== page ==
The puppeteer is singing a song but no one can hear his voice over the din of music, bells, and chanting that fills the temple. He tells a story with carved sheets of leather manipulated by strings and bamboo sticks, but for this performance the characters are virtually hidden behind the rows of puppets arrayed before him. The stage itself is tucked in the back of the temple, surrounded by tall offerings of sculpted rice cakes painted in bold colors. There is no audience to speak of except for some dancers preparing for their own performance and a few children who come to hover over me while I play. I am accompanying a wayang lemah, a special kind of puppet-play used exclusively for ceremonies, and we are here solely for the entertainment of the gods.
A typical nighttime wayang, that is, a play intended for a human audience, is acted out on a white sheet stretched between two bamboo posts several yards apart. An oil lamp casts flickering light on the screen and brings the puppets to life in shadow. As characters come and go and opposing forces clash in battle, a quartet of musicians provide music to match the mood of each moment. For the wayang lemah the whole operation is pared down significantly. There is no screen and lamp (apparently the gods have no need for the story to be cast in shadows). The dalang works alone without his usual assistants and is accompanied by only two musicians.
In this simplified form, the wayang can be staged just about anywhere and indeed often seems to be set up in some back corner or small pavilion. I have seen these plays in private homes and next to busy roads, but most commonly inside an actual temple. In each case the puppet play is just one small part of the ceremony, a single offering among hundreds that will be prepared and presented by the villagers as a part of a religious ceremony. In the scene described above, there were three other gamelan groups playing at the same time while we performed our wayang. The desired effect is a state of constant bustling activity that the Balinese find highly satisfying.
Balinese puppet-plays are an ancient and revered form of entertainment, so although the wayang lemah usually appears to be a marginal sideshow, its presence at a ceremony is significant. The puppets themselves are highly sacred (but you wouldn’t guess that watching the puppeteer viciously banging them about in a rousing battle scene) and require special offerings every six months and after each performance. Just taking them out of the box demands a special ceremony performed by the puppet master. This multi-talented individual, called a dalang, must have the basic skills of a Hindu priest in addition to knowledge of the many stories, songs, and languages required to perform a wayang. On many occasions he can command significant sums for his services, but the wayang lemah is provided free of charge as a kind of religious duty.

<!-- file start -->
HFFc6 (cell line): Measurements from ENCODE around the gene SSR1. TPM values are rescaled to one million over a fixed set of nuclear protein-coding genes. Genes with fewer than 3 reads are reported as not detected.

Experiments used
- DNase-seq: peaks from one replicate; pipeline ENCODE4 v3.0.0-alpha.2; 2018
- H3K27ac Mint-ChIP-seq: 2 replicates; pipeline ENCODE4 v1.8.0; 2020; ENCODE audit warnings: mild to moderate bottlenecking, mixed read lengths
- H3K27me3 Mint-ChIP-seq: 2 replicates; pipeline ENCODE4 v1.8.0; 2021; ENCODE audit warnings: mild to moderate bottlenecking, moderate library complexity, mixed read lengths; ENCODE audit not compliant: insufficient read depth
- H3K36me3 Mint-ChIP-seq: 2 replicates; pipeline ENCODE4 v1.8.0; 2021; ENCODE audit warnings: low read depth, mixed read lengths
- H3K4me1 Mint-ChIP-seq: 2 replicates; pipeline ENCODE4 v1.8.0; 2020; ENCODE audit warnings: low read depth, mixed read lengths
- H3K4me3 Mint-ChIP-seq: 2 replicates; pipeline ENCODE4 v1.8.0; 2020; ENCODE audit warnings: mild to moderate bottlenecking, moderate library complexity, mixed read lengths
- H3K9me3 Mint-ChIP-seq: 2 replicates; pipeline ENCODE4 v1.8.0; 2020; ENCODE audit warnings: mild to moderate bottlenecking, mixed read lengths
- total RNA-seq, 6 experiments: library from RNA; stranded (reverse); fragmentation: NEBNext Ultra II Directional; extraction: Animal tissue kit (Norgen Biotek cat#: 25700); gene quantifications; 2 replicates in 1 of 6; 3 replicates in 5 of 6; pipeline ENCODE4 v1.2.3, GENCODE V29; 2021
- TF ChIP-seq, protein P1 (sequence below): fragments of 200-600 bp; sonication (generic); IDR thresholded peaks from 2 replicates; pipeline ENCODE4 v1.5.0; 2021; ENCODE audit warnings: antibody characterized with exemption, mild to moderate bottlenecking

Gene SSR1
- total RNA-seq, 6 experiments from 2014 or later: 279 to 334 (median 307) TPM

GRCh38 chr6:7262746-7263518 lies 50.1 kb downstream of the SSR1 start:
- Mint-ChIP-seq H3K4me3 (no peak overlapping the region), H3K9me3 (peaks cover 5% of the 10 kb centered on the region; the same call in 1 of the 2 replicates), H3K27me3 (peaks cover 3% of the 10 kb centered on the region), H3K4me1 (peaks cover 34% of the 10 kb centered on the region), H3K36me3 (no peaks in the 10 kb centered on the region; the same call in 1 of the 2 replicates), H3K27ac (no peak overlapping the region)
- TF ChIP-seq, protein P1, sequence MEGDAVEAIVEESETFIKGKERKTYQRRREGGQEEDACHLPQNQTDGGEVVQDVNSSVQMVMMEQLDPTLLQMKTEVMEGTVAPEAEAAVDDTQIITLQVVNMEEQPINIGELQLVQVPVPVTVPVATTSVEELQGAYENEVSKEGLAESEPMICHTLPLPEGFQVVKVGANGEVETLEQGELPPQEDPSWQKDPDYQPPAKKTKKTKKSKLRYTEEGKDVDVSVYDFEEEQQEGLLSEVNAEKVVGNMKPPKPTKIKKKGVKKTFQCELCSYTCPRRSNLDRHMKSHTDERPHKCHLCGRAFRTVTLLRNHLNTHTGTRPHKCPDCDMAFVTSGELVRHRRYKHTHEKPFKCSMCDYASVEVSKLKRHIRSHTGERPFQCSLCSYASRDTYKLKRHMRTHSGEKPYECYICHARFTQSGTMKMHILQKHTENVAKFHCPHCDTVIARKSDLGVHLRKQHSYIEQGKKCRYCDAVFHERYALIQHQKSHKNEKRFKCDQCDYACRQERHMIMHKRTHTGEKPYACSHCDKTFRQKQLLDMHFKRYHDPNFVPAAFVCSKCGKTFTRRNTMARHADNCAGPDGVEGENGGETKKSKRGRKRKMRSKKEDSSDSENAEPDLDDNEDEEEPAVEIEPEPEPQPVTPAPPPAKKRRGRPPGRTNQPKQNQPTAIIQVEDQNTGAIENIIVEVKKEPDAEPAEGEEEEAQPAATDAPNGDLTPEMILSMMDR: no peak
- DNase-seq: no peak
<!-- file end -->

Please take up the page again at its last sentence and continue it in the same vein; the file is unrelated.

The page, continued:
Once the dalang has performed his preliminary rite, he slides the top off the heavy wayang box and starts taking out his puppets. Sitting directly behind him, the two accompanying musicians play a set of instrumental pieces while he works.
The play itself will use only a handful of characters, but as part of the ceremony, the entire collection of puppets is set out before the dalang. Good characters are placed on the right side while bad guys pile up on the left. In the center is the ‘tree of life.’ In most wayang this distinctive puppet is used to mark changes of scene, but for the wayang lemah it remains fixed in the middle of the stage for the entire performance, which has the (desired?) effect of obscuring the action of the story to casual observers.
The play begins with a short overture; then the music slows and we hear the clacking of a wooden horn that the dalang pounds against the puppet box for dramatic effect. At this point characters begin to enter and the story begins.
The aesthetic of the performance is clearly affected by its intended audience. The pace of the story is slower and the battle scenes less rambunctious than a wayang meant for human viewers. A good dalang will know his audience and customize the story with relevant humor and social commentary. He will deftly read the mood of the crowd to know when to change pace or bring the show to a close. For the wayang lemah he is in his own world and concerned only with the pleasure of the divine. It is truly a strange sight: a lone man acting out a puppet play for no one in particular in the midst of a bustling festival. He takes his work seriously, spinning a one-of-a-kind tale complete with love scenes, battles, and slapstick comedy. When he feels our offering is complete he stabs the handle of his puppet into the banana tree laid out before him, turns around, and says “enough.”